The Cannabis industry is disturbingly bad for the environment

Cannabis and hemp leaders meet to discuss environmental impact at the Regenerative Cannabis Live conference 

cannabis and hemp industry
Regenerative Cannabis Live conference 

On a beautiful spring day in New York City, leaders from across the cannabis and hemp industry convened at the Regenerative Cannabis Live conference to discuss a sustainable development plan on a global scale.

Held at the United Nations, the panels and discussions focused on the UN’s 17 Sustainable Development Goals (SDGs) as well as the economic, governance, social and environmental impacts facing the industry.

“Our defining mantra is the need to democratize opportunities in cannabis and hemp while accelerating the innovation, products, and services that will drive sustainable development and equitable growth,” said Geoff Trotter, Chief Growth Officer, Regennabis.

Commercial cannabis/hemp requires a lot of energy and can be cultivated in a variety of ways including indoors, outdoors, or in greenhouses. While each method has its own unique set of benefits and drawbacks, some growing methods may be more environmentally challenging than others.

Chris Hagedorn, President of Hawthorne Gardening Company, spoke on the importance of resource use efficiency across the entire industry at the Regenerative Cannabis Live conference.

According to Hagedorn, cannabis/hemp cultivation is the second most environmentally damaging industry right after cryptocurrency mining. Lighting and HVAC take up the most resources when it comes to commercial cannabis and hemp cultivation.

In fact, electricity use represents roughly 20% of the total cost of a cannabis/hemp operation and data has shown that facilities incorporating LED lights end up using an average of 30-40% less energy while working towards a more sustainable future for the industry.

80% of the water used for cannabis/hemp cultivation can be saved and refiltered for later use, effectively keeping sustainability at the forefront along with the benefit of significant cost savings.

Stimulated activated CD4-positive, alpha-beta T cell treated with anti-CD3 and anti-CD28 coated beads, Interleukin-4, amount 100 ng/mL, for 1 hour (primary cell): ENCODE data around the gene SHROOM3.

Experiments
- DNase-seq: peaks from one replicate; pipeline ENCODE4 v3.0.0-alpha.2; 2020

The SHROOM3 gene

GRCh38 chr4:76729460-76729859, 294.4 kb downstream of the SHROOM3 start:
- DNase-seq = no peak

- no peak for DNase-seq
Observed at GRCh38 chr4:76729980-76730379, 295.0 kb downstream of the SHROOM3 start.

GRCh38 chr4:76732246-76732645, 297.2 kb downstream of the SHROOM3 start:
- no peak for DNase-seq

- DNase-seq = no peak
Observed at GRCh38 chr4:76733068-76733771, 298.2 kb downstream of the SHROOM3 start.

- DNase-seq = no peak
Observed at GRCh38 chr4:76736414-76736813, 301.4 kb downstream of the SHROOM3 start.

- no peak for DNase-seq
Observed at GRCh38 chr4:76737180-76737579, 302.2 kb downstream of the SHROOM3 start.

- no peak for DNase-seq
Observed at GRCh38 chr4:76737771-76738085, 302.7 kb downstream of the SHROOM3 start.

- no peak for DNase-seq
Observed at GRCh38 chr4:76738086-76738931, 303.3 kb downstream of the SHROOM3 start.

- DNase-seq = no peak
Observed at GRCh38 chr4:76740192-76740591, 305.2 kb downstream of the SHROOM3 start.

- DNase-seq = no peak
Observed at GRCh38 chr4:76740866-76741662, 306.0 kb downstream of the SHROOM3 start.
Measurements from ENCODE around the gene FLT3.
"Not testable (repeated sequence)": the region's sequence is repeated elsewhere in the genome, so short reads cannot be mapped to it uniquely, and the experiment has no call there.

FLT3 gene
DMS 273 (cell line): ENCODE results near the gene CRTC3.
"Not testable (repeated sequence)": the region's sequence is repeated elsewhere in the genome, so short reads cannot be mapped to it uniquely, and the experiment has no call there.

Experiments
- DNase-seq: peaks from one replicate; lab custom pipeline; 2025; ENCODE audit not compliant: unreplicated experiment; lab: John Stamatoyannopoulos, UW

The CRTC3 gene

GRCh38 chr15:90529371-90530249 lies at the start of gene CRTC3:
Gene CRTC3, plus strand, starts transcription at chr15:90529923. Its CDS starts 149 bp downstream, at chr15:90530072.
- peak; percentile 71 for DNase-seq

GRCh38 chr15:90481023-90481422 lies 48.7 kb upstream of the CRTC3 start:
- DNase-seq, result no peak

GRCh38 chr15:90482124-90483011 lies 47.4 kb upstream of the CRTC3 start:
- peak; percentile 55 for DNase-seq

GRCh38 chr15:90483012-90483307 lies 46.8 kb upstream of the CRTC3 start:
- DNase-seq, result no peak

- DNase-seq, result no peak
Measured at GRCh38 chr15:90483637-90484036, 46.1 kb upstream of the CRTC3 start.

When it comes to innovation, the cannabis industry drives it across many avenues which in turn benefits the entire agricultural industry as a whole.

Research and data are crucial for making significant progress toward these sustainability goals but one of the industry’s biggest hurdles is the barrier to research due to cannabis being scheduled and classified as a federally controlled substance in the United States.

This specific reason is why Hawthorne Gardening Company opened a cannabis research facility in Canada as cannabis has been federally legal since October 2018 in the country.

Collecting good data and using fact-based evidence is essential when educating and communicating with policymakers to create sensible regulations. Along with a vast amount of public and private research, industry standardization could play an important role in resource use efficiency as more states and countries join the adult recreational market.

In order to reach the cannabis and hemp industry’s sustainable development goals, regulators need to incentivize companies to use energy-efficient processes while also keeping in mind that there will be a strong need for financing.

Making funds available to social equity businesses is crucial since implementing these processes can be very cost-prohibitive to smaller and less funded organizations.

Through new technology being developed and fine-tuned based on real-world data evidence, cultivators will be able to get the most efficient use of their resources. Being able to give exactly what the cultivation requires at a specific moment in time will help drive the continued sustainable development of the cannabis and hemp industry.

The mere fact that the Regenerative Cannabis Live conference was held at the United Nations bringing together government, nonprofit and corporate decision-makers is a major step towards the normalization of a budding cannabis and hemp industry that is slated to be worth billions.

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